289. I suppose one of the most curious images to the average member of the public after all the bombing that did take place, is the sight of a very large Serb Army relatively, seemingly, unscathed from all bombing, actually rolling out of Kosovo back into Serbia. Does that mean that, in effect, on the ground, the Serb military forces maintained and controlled most of Kosovo during the whole of the bombing period?
  (Mr Cook) First of all, we have never made any bones about the fact that the Serb Army was present throughout Kosovo and remained very active throughout Kosovo. There were parts of Kosovo, for instance in the western region, where it never really successfully eradicated the UCK resistance, which tended to grow during the period of the conflict. The main impact of the bombing campaign on the effectiveness of the VJ forces within Kosovo was three-fold: first of all, we blew up a large part of their fuel supply, and we know—and I think I reported this to the Committee—upon occasions the Serb Army exercises were called off because of the shortage of fuel. Secondly, we hit a number of ammunition dumps, and the conventional accepted estimate we are giving of the amount of ammunition we destroyed was almost two-thirds of their ammunition storage facilities. Third, in operational terms, the biggest single impact was that they could not move around in daylight on open days without cloud cover. Of course, as the year progressed the absence of cloud cover meant that was a bigger inhibition on them. In my conversations with Hashim Thaqi, on satellite phone during the conflict, he was repeatedly reporting that as the main impact on operational effectiveness on the Serb Army, that they could not manoeuvre and they could not concentrate their forces and they were less able to mount an offensive.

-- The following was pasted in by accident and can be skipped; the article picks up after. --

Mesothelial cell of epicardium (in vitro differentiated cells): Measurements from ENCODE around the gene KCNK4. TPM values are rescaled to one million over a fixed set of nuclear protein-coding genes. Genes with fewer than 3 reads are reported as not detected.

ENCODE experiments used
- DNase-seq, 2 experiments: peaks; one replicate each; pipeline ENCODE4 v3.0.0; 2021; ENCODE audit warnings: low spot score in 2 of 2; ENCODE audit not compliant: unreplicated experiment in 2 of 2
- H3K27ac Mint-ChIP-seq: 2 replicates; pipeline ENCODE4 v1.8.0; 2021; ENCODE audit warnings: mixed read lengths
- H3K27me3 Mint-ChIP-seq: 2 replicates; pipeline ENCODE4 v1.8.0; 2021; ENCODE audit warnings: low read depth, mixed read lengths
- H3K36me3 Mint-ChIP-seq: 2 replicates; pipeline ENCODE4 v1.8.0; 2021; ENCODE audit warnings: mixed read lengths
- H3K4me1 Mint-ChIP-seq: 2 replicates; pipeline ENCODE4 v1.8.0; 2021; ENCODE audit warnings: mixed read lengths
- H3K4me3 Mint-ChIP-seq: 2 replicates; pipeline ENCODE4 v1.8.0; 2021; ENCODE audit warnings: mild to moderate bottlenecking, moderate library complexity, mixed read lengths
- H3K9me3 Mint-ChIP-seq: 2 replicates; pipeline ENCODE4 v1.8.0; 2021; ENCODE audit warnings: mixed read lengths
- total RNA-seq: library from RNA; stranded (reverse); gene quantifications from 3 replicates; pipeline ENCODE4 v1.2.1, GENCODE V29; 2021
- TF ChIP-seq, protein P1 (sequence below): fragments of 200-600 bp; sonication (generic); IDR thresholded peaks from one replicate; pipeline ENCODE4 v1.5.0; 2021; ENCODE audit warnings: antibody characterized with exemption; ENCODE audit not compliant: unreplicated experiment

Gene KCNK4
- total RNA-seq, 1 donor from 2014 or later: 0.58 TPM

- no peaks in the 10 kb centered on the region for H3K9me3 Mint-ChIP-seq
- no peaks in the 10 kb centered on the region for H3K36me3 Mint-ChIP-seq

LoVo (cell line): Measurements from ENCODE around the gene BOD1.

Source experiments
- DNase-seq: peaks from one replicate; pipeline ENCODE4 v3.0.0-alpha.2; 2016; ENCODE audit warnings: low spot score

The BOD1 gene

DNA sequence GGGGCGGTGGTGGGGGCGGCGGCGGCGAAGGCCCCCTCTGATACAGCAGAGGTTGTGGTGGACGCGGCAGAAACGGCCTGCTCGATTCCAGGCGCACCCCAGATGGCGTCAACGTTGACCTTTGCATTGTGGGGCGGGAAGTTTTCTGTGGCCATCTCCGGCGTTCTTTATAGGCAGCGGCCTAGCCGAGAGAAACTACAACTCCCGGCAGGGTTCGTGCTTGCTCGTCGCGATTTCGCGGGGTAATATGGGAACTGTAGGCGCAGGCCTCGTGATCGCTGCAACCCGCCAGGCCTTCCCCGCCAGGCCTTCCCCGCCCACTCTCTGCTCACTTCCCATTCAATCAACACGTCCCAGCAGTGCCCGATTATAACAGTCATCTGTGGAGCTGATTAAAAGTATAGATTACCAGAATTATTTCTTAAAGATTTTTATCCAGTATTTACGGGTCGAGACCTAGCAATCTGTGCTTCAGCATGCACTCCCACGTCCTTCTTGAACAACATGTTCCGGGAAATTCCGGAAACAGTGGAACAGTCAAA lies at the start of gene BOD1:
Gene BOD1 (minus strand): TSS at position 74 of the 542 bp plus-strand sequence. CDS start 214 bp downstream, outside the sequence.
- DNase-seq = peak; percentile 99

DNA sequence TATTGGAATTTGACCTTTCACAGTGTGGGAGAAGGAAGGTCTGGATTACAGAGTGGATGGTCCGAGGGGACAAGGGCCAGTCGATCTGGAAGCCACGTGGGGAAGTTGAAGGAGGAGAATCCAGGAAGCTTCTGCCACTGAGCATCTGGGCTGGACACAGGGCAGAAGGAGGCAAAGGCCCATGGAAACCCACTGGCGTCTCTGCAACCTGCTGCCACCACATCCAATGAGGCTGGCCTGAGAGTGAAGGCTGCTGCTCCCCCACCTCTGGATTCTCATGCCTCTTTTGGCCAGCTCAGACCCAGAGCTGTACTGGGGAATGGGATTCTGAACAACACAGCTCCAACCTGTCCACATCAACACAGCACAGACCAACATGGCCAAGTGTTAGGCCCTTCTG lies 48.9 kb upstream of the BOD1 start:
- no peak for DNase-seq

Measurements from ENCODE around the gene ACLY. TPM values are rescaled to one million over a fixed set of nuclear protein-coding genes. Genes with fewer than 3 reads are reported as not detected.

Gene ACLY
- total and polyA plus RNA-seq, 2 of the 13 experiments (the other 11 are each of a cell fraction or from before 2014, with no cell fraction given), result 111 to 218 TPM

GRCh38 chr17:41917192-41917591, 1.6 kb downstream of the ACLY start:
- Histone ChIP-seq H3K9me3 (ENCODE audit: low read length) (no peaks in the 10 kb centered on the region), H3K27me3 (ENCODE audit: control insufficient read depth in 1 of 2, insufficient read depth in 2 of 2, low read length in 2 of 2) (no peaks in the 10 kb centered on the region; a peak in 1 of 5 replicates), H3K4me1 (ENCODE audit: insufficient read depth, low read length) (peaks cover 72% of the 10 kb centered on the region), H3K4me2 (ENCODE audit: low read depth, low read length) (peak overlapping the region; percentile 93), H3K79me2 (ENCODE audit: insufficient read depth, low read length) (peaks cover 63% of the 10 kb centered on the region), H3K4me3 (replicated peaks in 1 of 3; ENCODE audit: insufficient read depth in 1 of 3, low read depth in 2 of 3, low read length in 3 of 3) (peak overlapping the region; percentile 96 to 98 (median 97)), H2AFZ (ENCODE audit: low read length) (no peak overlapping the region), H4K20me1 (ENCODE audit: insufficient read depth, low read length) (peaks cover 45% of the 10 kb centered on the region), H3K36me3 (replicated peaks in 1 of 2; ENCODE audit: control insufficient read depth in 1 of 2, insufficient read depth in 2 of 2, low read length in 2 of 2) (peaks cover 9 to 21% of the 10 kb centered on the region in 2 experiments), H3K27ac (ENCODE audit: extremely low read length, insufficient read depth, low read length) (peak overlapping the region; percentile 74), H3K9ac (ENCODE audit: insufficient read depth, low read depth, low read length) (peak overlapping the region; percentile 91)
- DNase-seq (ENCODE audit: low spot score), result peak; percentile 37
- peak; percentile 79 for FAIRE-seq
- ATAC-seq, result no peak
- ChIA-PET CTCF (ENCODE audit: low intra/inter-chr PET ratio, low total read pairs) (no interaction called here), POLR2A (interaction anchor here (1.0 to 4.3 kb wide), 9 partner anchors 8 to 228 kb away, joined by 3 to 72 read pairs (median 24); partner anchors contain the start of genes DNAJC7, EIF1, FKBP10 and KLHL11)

290. But the large army that was on the ground in Kosovo was in a position to go round terrorising?
  (Mr Cook) Undoubtedly terror continued in Kosovo right up until the last day, yes.

  291. May I turn to the immediate future. What about law and order, and the courts? Presumably it is, basically, a NATO military government at the moment—
  (Mr Cook) No.

  292. A NATO military government is actually conducting the basic maintenance of civil law order in Kosovo?
  (Mr Cook) I think I would have to resist the description of Kosovo, at present, being under martial law. The mandate for the administration in Kosovo springs from the Security Council Resolution, which quite clearly puts civilian law and order, and all elements of civilian administration, in the hands of the UN interim administration. Now, it is a matter of fact that the first people into Kosovo were the Army, and I am pleased to say we now have 33,000 members of KFOR deployed in Kosovo, so we are making good progress towards the target of some 50,000. As the first people there—indeed as the only people there for some time—it is indeed the case that they have been obliged to try and maintain law and order on the streets of the towns and in the countryside. However, that is, strictly speaking, the business of the interim administration.

  293. The interim administration does not exist at the moment, just 39 UN police officers—
  (Mr Cook) It is not present on the ground. The United Nations has called for, effectively, approaching 3,000 police from member states to provide an international police force, which, over a period of time (and it is hoped a rapid period of time) would be replaced by a locally recruited and trained police force.

  294. In the meantime and until that is put in place, what happens if there is a dispute? Let us say there was a husband and wife incident and the husband might have assaulted his wife, it is the military that would actually arrest that person in this situation and lock him up.
  (Mr Cook) If there was an episode of violence, particularly if there was gunfire involved—